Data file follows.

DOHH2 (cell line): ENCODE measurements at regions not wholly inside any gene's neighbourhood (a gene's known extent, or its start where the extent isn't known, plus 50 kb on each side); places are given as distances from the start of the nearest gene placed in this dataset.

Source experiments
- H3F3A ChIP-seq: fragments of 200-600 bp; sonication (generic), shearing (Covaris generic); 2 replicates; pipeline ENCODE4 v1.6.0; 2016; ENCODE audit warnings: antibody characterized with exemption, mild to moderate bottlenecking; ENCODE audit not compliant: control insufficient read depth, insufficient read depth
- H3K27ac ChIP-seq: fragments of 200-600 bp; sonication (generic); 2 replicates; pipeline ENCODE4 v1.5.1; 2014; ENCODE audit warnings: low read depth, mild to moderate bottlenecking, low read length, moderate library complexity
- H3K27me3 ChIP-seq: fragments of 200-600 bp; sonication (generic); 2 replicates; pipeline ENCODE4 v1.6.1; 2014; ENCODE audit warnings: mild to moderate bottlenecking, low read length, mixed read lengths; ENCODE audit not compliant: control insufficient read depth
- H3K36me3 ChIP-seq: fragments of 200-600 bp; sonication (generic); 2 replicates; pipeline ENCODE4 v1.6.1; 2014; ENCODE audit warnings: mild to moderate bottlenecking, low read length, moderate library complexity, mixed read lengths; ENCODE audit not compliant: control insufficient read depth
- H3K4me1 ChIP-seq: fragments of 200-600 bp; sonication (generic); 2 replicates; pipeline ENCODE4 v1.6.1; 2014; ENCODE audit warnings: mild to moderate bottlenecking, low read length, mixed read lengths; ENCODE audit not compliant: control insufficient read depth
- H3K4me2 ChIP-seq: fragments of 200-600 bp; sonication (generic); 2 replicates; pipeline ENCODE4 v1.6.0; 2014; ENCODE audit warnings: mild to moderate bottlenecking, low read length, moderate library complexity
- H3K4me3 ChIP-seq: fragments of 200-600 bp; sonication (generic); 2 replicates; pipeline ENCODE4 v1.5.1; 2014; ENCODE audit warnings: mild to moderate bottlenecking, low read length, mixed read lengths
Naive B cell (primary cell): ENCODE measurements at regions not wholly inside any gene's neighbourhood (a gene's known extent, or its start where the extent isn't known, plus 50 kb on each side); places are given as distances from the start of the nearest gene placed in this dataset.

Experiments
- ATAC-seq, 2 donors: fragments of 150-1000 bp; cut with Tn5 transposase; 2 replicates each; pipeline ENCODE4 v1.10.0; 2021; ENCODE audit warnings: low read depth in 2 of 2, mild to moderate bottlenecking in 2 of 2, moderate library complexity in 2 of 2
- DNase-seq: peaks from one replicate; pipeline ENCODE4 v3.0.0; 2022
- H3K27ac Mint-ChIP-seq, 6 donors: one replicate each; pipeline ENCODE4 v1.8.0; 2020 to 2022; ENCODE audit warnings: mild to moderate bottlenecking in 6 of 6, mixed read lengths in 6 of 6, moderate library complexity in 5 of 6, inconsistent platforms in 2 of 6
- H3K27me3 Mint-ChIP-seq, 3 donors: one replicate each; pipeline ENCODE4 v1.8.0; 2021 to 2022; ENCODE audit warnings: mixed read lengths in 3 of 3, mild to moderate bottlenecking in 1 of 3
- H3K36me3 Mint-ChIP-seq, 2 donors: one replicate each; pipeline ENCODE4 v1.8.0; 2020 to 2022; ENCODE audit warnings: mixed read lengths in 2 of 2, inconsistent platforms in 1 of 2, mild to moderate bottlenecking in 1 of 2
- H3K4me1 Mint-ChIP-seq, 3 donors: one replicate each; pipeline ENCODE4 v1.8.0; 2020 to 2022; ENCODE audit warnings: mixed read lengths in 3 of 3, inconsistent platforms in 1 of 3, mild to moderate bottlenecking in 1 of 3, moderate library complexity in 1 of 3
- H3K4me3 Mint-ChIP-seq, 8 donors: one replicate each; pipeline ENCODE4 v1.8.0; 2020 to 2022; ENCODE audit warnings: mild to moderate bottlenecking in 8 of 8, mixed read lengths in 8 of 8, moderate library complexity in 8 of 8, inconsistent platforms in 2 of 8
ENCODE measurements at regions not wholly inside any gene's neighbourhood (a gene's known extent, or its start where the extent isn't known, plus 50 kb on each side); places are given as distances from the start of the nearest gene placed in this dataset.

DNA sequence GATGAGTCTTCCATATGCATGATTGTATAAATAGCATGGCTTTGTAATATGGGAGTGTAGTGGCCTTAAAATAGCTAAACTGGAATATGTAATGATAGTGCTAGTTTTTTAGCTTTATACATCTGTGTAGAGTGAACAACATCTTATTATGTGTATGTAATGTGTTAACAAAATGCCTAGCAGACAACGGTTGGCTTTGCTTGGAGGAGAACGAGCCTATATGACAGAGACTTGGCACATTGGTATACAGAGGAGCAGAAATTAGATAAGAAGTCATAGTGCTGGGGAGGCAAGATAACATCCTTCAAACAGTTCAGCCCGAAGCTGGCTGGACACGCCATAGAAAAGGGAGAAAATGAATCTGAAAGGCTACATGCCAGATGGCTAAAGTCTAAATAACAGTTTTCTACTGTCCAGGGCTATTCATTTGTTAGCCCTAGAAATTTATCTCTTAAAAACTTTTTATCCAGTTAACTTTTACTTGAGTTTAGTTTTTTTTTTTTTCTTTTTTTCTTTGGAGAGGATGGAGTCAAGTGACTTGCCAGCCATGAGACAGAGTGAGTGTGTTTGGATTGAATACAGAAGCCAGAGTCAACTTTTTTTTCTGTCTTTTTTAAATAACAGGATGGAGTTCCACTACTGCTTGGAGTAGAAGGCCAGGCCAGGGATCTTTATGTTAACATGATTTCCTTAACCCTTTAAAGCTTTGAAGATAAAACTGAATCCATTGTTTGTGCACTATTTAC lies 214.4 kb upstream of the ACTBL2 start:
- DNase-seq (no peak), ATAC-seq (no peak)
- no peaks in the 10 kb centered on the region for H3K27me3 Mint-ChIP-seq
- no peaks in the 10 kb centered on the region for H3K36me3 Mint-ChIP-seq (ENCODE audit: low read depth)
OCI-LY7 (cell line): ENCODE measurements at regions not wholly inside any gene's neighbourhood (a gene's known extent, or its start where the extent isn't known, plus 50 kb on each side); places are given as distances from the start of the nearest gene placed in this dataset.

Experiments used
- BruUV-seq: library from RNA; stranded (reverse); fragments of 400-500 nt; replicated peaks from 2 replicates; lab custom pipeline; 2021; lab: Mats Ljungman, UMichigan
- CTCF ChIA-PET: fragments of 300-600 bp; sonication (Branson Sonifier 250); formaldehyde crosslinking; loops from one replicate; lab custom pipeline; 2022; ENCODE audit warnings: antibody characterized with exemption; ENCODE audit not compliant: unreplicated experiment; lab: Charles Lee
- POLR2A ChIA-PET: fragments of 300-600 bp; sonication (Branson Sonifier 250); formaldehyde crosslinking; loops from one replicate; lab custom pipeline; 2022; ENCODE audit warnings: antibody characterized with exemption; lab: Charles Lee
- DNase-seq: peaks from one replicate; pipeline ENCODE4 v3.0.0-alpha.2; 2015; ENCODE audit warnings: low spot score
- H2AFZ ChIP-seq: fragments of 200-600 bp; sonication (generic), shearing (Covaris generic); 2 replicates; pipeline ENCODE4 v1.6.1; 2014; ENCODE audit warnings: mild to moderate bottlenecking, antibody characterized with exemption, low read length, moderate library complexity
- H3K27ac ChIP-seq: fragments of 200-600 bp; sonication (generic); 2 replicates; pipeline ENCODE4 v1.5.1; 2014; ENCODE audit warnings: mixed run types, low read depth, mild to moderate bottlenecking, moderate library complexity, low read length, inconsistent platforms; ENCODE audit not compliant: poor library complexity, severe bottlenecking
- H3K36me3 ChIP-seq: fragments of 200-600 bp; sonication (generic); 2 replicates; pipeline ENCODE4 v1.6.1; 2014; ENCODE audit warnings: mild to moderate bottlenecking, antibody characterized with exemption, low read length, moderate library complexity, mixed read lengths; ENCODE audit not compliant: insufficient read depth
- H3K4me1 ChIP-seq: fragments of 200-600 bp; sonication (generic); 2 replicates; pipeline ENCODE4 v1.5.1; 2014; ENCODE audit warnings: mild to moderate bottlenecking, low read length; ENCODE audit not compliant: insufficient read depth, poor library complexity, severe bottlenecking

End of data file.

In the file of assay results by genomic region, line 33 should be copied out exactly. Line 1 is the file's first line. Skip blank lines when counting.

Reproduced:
- H3K4me1 ChIP-seq: fragments of 200-600 bp; sonication (generic); 2 replicates; pipeline ENCODE4 v1.5.1; 2014; ENCODE audit warnings: mild to moderate bottlenecking, low read length; ENCODE audit not compliant: insufficient read depth, poor library complexity, severe bottlenecking